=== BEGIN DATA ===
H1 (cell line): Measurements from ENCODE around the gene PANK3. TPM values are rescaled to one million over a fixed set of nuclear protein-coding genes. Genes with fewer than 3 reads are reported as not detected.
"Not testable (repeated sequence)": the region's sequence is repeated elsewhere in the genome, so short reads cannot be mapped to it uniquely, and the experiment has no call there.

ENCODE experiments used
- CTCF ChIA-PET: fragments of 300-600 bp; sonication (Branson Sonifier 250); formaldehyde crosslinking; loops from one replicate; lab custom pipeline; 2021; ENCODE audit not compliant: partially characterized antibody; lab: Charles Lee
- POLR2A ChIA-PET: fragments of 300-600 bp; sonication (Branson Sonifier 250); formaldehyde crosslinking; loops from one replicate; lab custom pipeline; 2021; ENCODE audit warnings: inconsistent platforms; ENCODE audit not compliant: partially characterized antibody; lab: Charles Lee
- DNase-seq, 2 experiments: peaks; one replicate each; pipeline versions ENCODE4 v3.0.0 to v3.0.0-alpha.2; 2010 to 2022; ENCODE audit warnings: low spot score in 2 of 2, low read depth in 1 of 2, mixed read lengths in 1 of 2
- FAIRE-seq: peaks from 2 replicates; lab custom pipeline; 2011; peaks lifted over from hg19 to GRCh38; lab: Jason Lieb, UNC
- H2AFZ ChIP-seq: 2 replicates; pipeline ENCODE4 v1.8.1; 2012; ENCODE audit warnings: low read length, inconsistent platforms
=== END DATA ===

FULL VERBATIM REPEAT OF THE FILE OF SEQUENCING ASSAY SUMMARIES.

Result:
H1 (cell line): Measurements from ENCODE around the gene PANK3. TPM values are rescaled to one million over a fixed set of nuclear protein-coding genes. Genes with fewer than 3 reads are reported as not detected.
"Not testable (repeated sequence)": the region's sequence is repeated elsewhere in the genome, so short reads cannot be mapped to it uniquely, and the experiment has no call there.

ENCODE experiments used
- CTCF ChIA-PET: fragments of 300-600 bp; sonication (Branson Sonifier 250); formaldehyde crosslinking; loops from one replicate; lab custom pipeline; 2021; ENCODE audit not compliant: partially characterized antibody; lab: Charles Lee
- POLR2A ChIA-PET: fragments of 300-600 bp; sonication (Branson Sonifier 250); formaldehyde crosslinking; loops from one replicate; lab custom pipeline; 2021; ENCODE audit warnings: inconsistent platforms; ENCODE audit not compliant: partially characterized antibody; lab: Charles Lee
- DNase-seq, 2 experiments: peaks; one replicate each; pipeline versions ENCODE4 v3.0.0 to v3.0.0-alpha.2; 2010 to 2022; ENCODE audit warnings: low spot score in 2 of 2, low read depth in 1 of 2, mixed read lengths in 1 of 2
- FAIRE-seq: peaks from 2 replicates; lab custom pipeline; 2011; peaks lifted over from hg19 to GRCh38; lab: Jason Lieb, UNC
- H2AFZ ChIP-seq: 2 replicates; pipeline ENCODE4 v1.8.1; 2012; ENCODE audit warnings: low read length, inconsistent platforms